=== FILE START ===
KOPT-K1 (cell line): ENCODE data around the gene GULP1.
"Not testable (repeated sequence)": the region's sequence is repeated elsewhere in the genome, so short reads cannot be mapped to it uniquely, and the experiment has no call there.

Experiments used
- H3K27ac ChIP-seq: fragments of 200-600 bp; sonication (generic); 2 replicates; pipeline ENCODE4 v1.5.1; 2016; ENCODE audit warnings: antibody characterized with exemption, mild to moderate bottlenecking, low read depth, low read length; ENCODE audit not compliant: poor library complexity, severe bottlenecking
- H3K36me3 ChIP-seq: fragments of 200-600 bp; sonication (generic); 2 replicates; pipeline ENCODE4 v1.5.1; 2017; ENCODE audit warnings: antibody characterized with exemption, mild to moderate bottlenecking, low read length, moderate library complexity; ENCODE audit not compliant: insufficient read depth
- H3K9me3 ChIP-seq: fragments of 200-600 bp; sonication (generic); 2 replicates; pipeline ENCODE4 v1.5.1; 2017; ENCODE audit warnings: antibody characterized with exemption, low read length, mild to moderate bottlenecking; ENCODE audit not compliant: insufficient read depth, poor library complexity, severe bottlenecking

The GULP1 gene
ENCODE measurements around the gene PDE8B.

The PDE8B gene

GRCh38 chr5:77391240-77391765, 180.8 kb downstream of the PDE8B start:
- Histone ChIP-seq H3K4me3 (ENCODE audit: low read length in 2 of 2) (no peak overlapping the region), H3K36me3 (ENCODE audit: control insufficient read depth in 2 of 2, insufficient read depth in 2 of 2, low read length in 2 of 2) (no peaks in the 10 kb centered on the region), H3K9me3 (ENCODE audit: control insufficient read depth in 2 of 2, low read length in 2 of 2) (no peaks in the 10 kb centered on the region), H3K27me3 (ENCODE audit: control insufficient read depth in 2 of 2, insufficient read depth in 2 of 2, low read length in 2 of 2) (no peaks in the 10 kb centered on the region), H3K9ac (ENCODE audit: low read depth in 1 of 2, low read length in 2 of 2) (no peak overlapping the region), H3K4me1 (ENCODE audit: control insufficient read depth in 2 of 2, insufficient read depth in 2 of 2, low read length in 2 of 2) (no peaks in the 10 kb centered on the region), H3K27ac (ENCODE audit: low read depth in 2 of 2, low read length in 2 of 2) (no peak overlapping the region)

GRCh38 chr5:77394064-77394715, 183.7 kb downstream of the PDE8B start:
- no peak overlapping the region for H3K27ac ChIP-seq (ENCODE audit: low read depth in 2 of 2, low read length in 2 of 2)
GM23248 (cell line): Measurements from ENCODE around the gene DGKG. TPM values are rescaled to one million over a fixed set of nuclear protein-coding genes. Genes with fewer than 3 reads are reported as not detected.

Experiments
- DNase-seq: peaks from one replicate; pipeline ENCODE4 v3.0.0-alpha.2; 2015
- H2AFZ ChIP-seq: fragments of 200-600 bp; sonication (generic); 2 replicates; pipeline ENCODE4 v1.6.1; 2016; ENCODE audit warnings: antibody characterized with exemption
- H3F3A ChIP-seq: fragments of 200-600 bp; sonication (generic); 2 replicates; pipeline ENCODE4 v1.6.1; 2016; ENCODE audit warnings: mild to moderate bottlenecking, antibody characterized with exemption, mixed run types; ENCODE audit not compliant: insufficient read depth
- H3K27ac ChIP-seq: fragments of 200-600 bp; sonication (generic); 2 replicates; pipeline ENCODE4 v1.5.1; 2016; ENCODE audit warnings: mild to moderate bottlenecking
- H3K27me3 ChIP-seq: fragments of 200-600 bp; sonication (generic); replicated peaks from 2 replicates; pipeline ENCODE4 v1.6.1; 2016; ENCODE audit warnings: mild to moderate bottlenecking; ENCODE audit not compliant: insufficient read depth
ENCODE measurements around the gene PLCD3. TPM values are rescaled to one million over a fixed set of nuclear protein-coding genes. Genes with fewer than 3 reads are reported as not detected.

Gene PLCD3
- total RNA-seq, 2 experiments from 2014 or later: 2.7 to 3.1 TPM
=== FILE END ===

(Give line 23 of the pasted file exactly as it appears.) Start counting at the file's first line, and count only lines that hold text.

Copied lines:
- total RNA-seq, 2 experiments from 2014 or later: 2.7 to 3.1 TPM